Enes Kanter speaks to Rebecca Haarlow after recording 16 points and 19 rebounds in the Knicks' loss to the Celtics.
The Knicks need to figure out a way exorcise these speed demons next time they see the Celtics.
The power of Clyde compels you … the power of Clyde compels you…
But seriously, they were just bigger and more athletic than Hardaway Jr. and Lee and it showed.
4. Porzingis’ streak of 30-point performances to open the season ended at 2 games. I thought he would dominate Al Horford, but the Celtics threw a lot of different defensive looks at KP and he was hesitating all night long. He correctly pointed out after the game that the Celtics’ late switches often resulted in him being matched up with the guard in the paint, but was careful not to come off too critical of his teammates for failing to recognize the mismatch in time.
Bill Pidto and Alan Hahn break down the Knicks' struggles shooting the three against the Celtics and Rebecca Haarlow gets post-game reaction from Boston's Kyrie Irving after New York's 110-89 loss.
The video won’t lie when the team watches it: the guards failed to pick up the Celtics’ strategy quickly enough to exploit it. The Knicks also started off the game with very poor spacing that allowed Boston to bottle up Porzingis whenever he did get the ball. It led to more of the turnover issue that has plagued this team since preseason began.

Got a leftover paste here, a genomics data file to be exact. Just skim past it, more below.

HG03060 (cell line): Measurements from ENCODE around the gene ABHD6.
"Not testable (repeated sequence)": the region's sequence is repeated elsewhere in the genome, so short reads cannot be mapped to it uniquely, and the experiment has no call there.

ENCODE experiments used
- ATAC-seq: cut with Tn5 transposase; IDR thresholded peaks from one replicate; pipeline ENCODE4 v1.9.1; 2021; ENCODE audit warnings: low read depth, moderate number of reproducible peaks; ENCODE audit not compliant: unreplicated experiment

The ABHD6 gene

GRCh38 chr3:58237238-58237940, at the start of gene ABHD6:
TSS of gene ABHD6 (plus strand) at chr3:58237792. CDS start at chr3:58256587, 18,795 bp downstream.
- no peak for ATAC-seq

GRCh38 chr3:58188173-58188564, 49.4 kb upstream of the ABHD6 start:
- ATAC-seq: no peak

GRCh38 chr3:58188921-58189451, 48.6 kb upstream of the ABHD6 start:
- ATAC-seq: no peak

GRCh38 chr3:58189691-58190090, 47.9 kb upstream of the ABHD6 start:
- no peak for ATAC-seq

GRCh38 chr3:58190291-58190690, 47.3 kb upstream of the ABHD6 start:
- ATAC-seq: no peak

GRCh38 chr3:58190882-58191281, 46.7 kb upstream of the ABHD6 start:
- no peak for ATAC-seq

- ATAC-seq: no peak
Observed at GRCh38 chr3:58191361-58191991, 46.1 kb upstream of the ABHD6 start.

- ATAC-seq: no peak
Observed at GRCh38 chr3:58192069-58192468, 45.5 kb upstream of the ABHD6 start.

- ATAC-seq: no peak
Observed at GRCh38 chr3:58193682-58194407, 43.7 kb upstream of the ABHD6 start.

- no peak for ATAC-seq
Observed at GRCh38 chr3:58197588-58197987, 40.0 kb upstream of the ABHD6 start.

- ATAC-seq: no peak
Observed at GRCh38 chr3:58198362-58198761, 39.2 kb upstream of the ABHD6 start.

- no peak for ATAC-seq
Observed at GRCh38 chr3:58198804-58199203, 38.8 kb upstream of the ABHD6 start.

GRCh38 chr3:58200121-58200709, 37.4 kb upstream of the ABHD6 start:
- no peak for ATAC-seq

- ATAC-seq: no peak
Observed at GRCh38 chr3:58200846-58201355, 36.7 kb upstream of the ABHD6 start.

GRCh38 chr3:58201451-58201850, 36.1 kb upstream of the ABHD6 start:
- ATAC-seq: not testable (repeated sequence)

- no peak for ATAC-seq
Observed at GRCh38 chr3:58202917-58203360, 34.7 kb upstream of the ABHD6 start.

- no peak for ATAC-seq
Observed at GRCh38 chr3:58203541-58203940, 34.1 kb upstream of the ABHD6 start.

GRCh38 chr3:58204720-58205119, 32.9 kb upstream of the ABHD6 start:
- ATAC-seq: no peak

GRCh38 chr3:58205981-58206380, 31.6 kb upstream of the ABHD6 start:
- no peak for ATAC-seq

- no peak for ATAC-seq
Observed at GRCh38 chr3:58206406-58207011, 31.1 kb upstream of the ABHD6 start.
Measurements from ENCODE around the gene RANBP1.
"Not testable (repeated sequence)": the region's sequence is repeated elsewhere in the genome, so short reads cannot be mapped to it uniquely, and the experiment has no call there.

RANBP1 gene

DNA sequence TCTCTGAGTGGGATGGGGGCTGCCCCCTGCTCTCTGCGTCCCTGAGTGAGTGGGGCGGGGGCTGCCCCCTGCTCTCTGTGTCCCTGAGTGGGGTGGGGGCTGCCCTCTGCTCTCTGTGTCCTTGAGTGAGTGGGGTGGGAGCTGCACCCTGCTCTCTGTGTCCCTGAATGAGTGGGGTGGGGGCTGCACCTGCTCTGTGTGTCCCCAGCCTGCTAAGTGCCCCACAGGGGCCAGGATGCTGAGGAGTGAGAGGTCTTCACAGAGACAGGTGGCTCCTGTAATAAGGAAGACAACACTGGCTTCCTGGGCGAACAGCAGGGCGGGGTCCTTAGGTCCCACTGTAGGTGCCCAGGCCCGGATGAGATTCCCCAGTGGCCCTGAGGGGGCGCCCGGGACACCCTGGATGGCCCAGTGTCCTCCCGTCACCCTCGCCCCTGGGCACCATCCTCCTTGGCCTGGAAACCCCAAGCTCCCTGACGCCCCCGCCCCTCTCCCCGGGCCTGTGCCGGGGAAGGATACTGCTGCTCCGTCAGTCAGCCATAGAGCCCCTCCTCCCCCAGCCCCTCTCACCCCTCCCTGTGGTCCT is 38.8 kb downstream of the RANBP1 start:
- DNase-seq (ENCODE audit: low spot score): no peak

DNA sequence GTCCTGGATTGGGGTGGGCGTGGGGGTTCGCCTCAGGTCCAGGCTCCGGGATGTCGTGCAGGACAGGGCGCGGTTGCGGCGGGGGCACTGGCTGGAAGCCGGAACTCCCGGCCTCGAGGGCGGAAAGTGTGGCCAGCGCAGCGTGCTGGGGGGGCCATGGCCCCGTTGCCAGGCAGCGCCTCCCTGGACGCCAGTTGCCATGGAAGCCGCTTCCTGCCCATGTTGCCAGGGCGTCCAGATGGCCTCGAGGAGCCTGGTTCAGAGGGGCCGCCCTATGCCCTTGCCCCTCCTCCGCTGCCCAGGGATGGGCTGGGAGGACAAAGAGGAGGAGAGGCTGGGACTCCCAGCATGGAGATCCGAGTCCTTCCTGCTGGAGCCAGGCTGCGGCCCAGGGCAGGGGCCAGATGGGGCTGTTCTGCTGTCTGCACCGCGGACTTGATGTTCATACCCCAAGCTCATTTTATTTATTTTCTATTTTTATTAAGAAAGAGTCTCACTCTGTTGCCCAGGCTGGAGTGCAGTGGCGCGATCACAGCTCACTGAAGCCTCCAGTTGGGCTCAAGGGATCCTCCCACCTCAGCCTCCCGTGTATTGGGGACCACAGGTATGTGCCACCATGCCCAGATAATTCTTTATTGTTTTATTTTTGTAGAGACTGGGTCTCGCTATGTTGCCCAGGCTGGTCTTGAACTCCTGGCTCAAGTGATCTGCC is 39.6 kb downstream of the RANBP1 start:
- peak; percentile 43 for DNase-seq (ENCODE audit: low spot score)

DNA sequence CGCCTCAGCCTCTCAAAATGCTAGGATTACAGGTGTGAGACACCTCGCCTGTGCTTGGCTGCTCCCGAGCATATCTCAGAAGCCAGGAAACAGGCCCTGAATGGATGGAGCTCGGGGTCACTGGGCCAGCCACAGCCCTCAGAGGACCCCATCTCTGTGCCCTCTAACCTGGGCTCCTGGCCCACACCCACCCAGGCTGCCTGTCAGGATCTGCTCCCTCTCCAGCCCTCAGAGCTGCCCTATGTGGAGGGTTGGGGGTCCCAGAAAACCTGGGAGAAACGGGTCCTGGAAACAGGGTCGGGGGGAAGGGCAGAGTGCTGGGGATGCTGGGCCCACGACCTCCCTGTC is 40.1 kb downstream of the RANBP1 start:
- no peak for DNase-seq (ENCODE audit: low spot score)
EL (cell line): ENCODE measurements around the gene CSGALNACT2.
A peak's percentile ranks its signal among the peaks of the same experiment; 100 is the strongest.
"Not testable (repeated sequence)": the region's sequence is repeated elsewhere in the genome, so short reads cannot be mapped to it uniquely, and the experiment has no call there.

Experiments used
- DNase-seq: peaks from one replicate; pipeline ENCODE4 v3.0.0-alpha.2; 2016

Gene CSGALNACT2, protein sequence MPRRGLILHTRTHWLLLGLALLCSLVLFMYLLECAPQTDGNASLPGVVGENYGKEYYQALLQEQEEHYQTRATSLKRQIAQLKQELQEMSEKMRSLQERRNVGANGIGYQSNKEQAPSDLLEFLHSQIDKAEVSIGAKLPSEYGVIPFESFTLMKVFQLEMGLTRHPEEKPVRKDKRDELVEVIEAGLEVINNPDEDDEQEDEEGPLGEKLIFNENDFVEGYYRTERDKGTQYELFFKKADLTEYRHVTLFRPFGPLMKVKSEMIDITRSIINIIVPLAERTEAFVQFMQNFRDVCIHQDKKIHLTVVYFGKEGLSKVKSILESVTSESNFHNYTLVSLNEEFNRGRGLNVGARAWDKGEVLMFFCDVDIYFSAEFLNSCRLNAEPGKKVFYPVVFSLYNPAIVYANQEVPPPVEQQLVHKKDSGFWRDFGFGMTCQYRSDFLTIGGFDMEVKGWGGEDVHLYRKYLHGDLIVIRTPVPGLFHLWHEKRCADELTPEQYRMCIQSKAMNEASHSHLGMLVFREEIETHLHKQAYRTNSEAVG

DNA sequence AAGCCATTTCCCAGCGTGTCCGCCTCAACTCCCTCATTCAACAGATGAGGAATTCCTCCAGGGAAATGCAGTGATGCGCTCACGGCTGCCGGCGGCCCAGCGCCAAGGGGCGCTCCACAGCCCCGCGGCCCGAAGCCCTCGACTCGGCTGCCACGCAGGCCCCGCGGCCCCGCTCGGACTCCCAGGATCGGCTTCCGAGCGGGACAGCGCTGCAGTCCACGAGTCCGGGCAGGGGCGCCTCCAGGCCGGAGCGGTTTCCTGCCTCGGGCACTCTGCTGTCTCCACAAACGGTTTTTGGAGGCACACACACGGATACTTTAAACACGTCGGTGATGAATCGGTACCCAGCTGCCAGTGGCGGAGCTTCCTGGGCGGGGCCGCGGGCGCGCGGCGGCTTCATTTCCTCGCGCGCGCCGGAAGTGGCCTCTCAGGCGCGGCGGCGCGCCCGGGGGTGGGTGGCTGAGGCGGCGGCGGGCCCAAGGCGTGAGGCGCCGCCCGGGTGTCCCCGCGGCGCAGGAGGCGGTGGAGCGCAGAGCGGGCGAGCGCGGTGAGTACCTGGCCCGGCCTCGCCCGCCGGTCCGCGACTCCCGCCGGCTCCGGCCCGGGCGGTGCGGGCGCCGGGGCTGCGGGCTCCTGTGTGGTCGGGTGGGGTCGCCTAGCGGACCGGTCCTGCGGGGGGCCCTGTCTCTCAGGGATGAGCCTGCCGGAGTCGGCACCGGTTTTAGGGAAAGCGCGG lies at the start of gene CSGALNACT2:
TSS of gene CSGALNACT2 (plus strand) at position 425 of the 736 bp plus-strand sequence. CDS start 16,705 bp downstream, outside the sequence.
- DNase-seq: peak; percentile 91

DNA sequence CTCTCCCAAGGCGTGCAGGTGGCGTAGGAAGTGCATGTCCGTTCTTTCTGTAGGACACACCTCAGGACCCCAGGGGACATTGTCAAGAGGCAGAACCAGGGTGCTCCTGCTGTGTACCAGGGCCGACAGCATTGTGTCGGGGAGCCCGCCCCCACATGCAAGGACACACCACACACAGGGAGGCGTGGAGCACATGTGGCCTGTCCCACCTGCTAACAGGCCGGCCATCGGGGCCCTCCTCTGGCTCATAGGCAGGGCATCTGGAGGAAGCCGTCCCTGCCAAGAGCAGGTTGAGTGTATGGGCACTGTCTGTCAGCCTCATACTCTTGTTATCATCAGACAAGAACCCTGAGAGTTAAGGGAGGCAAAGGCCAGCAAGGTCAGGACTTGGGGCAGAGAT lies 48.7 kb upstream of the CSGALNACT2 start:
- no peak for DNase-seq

And this brings us back to the three-point shooting (or lack thereof), which generally creates spacing and opens up the middle of the court.
Porzingis finished with 12 points on 3-of-14 from the field, five rebounds and did not record a blocked shot in 31:41. Perhaps the best part of his night came in his postgame interview, when he said something that, at the very least, showed maturity and perspective.
Kristaps Porzingis explains to Rebecca Haarlow what the Celtics were able to do to disrupt the Knicks' offensive flow in New York's loss to Boston.
“It was something I haven’t experienced yet,” he said of the Celtics’ defense, “so I think this game, even though I had a bad game offensively, I think I learned a lot.”
5. Willy Hernangomez took advantage of extensive gar-bah-ge time in the second half by putting up 10 points in just 10:45. Hernangomez has been the odd man out of the center rotation, but Hornacek opted to go with the the former All-Rookie selection instead of Kyle O’Quinn (6:18). While the offense was impressive, Hernangomez did have a few plays on defense that hinted to why he was slotted behind Enes Kanter (who had a monster game with 16 points and 19 rebounds) and O’Quinn. Hernangomez simply can’t let guards drive by him for layups without any resistance. I’m not sure if it’s a footwork issue for him on defense or merely a quickness issue, but he struggles against dribble penetration and doesn’t have the length to alter shots at the rim.
Still, that’s a fixable fundie and we will see if his point-per-minute effort earned him more playing time this weekend against Brooklyn.